The free-market economy’s most crucial element is arguably the stock market. It seeks to level the playing field for all types of investors while supporting the democratization of access to trade and capital exchange. That is not to imply that large investors and expert money managers don’t enjoy some benefits. So far, averting a crisis is always preferable to dealing with its effects, especially if the next one could be even more serious. The purpose of this presentation of stock market statistics and facts is to compile all the most interesting data and recent information for you to read, share, and remember.
The following are a few of the most interesting stock market statistics:
The total market capitalization exceeded pre-coronavirus levels in November 2020, setting a new high of $95 trillion.
The stock market has steadily increased over the past few months after experiencing a significant decline due to the pandemic. The prospect of a COVID-19 vaccination gave the stock market a healthy dose of confidence in November, leading to a modest increase in value. At that time, US election estimates predicted a Biden victory.
19 stock exchanges in the world collectively have a market value of over $1 trillion.
In 2015, these stock exchanges controlled more than 87 percent of the global market capitalization. Together, Nasdaq and the New York Stock Exchange have a larger market capitalization than all other exchanges on the list put together.
Since 1989, middle-class households have seen a loss of more than 50% of their assets.
The widening class divide is one of the more concerning contemporary stock market figures. Middle-class people owned 15% of total household stock assets in 1989, but only a little more than 5% in 2016.
Around 10% of US families have foreign stocks.
One of the most positive stock trading statistics is that International households have been diversifying their portfolios more over the past ten years, according to international stock market trends. The percentage of global stock that Americans own has been steadily increasing since the Great Recession ended in 2008, with only minor setbacks. In 2018, the United States represented 40.01% of global market capitalization. In 2020, this figure rose to 54.5%.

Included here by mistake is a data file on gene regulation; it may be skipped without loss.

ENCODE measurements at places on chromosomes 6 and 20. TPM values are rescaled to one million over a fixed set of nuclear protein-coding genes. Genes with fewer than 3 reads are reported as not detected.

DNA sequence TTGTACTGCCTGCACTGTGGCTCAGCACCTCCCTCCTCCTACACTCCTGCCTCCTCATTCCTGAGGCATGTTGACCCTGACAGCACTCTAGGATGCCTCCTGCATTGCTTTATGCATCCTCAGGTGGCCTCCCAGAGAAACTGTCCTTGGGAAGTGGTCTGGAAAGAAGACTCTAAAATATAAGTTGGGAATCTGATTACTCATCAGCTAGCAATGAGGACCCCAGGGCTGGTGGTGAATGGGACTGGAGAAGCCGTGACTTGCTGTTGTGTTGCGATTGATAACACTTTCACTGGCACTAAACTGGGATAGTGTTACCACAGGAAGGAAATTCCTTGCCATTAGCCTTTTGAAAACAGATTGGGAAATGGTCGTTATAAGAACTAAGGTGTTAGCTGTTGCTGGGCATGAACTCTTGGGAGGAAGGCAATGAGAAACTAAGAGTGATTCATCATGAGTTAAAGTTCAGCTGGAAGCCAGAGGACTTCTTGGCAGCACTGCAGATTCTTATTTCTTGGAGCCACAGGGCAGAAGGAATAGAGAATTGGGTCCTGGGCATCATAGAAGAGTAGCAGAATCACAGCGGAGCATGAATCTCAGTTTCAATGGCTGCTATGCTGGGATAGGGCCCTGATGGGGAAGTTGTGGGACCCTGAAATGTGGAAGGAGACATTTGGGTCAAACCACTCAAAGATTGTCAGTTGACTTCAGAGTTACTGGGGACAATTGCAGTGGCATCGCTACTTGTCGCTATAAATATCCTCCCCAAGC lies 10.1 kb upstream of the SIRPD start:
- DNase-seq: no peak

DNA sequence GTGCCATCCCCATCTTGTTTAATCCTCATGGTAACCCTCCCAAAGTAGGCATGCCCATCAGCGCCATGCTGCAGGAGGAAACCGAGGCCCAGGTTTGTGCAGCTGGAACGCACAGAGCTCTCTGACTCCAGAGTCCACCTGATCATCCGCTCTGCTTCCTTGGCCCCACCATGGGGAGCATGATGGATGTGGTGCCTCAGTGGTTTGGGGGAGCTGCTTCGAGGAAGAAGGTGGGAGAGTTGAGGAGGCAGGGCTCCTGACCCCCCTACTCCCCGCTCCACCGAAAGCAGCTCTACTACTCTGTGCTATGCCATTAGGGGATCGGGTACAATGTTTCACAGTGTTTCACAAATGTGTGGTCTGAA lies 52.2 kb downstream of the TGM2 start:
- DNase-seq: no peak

Adjustments in the stock market often occur every two years.
A market loss of more than 10% but less than 20% is referred to as a stock market correction. These drops are substantial but fall just short of the point at which a bear market begins. Market corrections used to occur around once a year before the turn of the century, but they are now less common after World War II.
Apple is the most valuable company in the world, valued at $2.25 trillion. –Stock Market Statistics
After the global recession, the American technology sector took off, and Microsoft’s dominance was challenged by two fresh competitors for the title of the most valuable firm in the world. It has been competing against Apple and Google for many years, and more lately, Amazon has also entered the fray.
The information technology sector leads the International stock market in terms of market capitalization, accounting for 27.6 percent of the total.
The growth of large firms and technical advancements have radically altered the size and appearance of the US stock market, shifting more capital toward contemporary digital solutions.
The stock market is currently more than 80% automated.
Stock markets are most definitely not immune to the appeal and benefits of machine-run algorithm trading, which is transforming many industries. Because of this, figures on the international stock market reveal that machines already handle the vast majority of trading.
To the dismay of many analysts and investors, computers employ sophisticated mathematical models to quickly make trading decisions online. This results in a market that is more concerned with short-term fluctuations and sell-offs than with long-term prospects.
The third year of a president’s tenure is when corrections are least likely to occur.
According to stock market statistics by year compiled over the last two centuries, the average S&P 500 return is strongest immediately following midterm elections and in the third year of a president’s tenure. The “Presidential Cycle Theory” of stock returns has come to represent this.
The Amsterdam Stock Exchange was the first in the world and was founded in 1602.
Among the interesting secrets about the stock market, there is one that is peculiar. Loans and debt were traded in Belgium, Venice, and other places, but there was no recognized stock exchange prior to 1602. Only then was the first stock exchange formed in the tiny town of Amsterdam.
Statistics from the stock market statistics amply reflect the stability and prosperity of our globalized society. Everyone now knows how fragile and harmful a big market decline can be thanks to the Global Recession, making it even more important to prevent such declines in the future.
We might not have a recession for many years because of how long the record bull market of today may last. Whatever happens shortly, stock market statistics data makes one thing very clear: We are all in for more exciting—and possibly terrifying—changes.
As we begin the third decade of the century, there is plenty to be hopeful about as well as cautious about, from technology upheavals to the constantly changing nature of the modern world economy.